Renée Dahlia is an unabashed romance reader who loves feisty women and strong, clever men. Her books reflect this, with a side note of awkward humour. Renée has a science degree in physics. When not distracted by the characters fighting for attention in her brain, she works in the horse-racing industry doing data analysis and writing magazine articles. When she isn’t reading or writing, Renée spends her time with her partner and four children, usually watching them play cricket.
The longer version of stuff about me
I grew up in a family of story tellers. Surrounded by orators, and books. Even with all that encouragement for books, I had no inclination that I could write, nor that I wanted to write. Instead, I chose to study science, and graduated with a degree in physics and maths. A rational choice of subject matter, although not so sensible when it came to getting a job. I probably should have done engineering. Instead, I faced the awkward task of convincing potential employers that a degree in physics and maths was useful for something. I ended up doing data analysis in a range of industries; road maintenance, natural gas, electricity, and horse racing, eventually ending up as a data-based non-fiction writer.
How the hell did I end up writing romance? I've been a huge romance reader for a really long time, and I blame a book for giving me the idea to write a romance novel.
“I complained one day that I’d read all the books in the house, and there was nothing new at the bookshop, and Matthew challenged me to try writing one of my own.” A Wallflower Christmas. Lisa Kleypas.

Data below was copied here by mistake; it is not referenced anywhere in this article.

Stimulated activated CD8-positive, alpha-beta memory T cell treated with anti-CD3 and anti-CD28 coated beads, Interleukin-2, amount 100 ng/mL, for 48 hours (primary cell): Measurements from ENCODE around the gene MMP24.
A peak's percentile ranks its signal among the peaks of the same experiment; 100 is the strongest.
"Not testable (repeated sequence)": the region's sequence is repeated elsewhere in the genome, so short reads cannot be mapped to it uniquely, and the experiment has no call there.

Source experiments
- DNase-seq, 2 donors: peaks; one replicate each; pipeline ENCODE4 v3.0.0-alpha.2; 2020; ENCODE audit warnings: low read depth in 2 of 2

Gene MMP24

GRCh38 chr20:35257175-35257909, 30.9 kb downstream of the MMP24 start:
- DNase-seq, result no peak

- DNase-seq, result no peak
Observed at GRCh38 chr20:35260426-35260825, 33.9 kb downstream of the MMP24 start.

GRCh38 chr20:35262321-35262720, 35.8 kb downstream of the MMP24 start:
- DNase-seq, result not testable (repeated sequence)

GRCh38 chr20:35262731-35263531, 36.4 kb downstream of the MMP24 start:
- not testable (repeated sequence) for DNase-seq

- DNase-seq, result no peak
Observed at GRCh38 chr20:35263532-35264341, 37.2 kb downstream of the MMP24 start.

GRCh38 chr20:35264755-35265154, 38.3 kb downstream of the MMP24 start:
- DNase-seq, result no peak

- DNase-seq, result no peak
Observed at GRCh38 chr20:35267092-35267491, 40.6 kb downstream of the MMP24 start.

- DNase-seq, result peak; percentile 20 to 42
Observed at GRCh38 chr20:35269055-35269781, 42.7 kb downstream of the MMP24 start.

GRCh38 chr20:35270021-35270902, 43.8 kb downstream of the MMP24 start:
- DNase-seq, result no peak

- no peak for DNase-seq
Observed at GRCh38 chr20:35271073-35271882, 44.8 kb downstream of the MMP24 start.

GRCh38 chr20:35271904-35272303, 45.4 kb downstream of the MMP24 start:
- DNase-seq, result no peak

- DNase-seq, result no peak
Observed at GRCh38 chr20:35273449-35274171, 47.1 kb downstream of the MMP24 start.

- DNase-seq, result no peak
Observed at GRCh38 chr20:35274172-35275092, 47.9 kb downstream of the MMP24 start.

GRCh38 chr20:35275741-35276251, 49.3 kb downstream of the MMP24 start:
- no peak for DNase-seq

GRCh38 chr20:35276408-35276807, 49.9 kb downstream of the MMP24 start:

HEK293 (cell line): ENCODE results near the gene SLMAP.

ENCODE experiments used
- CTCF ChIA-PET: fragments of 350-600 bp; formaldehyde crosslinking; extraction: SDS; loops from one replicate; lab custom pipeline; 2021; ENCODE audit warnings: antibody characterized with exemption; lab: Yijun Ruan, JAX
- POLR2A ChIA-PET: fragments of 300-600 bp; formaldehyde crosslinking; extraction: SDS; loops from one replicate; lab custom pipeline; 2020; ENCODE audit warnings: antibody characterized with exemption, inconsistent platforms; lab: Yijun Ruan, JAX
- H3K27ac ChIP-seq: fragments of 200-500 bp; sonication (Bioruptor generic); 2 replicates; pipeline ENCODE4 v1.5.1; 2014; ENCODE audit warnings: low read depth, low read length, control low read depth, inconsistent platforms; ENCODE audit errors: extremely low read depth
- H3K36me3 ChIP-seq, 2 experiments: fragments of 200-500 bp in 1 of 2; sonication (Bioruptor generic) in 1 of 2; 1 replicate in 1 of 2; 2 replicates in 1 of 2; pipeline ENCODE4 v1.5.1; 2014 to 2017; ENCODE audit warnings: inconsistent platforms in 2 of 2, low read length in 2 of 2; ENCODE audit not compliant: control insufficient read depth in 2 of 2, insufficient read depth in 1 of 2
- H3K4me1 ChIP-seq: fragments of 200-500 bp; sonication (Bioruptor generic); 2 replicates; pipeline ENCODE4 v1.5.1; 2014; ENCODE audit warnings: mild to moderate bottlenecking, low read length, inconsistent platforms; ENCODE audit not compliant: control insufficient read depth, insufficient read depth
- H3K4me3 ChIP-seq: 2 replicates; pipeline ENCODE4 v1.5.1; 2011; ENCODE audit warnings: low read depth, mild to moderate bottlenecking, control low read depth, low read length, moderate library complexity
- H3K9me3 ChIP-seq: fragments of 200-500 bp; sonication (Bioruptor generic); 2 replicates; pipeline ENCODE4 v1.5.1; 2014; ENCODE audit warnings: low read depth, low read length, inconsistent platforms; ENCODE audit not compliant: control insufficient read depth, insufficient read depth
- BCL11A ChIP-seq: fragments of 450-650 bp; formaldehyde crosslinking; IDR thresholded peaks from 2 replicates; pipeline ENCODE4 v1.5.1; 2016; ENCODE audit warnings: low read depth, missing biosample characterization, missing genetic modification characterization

Writing fiction has been a surprising and cathartic journey for me. I wrote my first novel in 2016 at a point when my career had suffered a pile of setbacks, and wasn't sure about the next step for me. That novel, To Charm a Bluestocking, was published by Escape (Harlequin Australia's digital first imprint) in 2017. Naturally I wrote a romance because that’s what I loved reading, and after years of writing magazine articles and data-based statistical explanations for various clients, the switch to fiction was a good learning curve for me. I still write for a couple of horse magazines, and one of the most transferable skills from that career to writing novels is that ability to write to a word count and to a deadline.
As a bisexual cis-woman, all my books are heroine focused, regardless of the romantic pairing type. My writing process always begins with the heroine – who is she, what does she want, what is preventing her getting it? All of my books (as at 2019) are either fm or ff pairings. Writing two heroines is perfect for the way my brain works in setting up characters. In terms of writing style, I’m a vague plotter. I start with a blurb for each character that contains too much backstory (yah for edits), and a template document with romance beats. I throw a one or two line plot point against the beats, then just start writing. Once I can figure out how to get more women into an mm book (perhaps through a ffm relationship?), then I might branch out and do write that too, but until then, I’d rather write heroine focused books where women get what they want and are happy. I have more than enough book ideas to keep me writing for the next few decades. I'll always consider myself a reader before I'm a writer, and I hope to spend the next portion of my life reading about glorious fictional women (all women, not limited to cis-women)!
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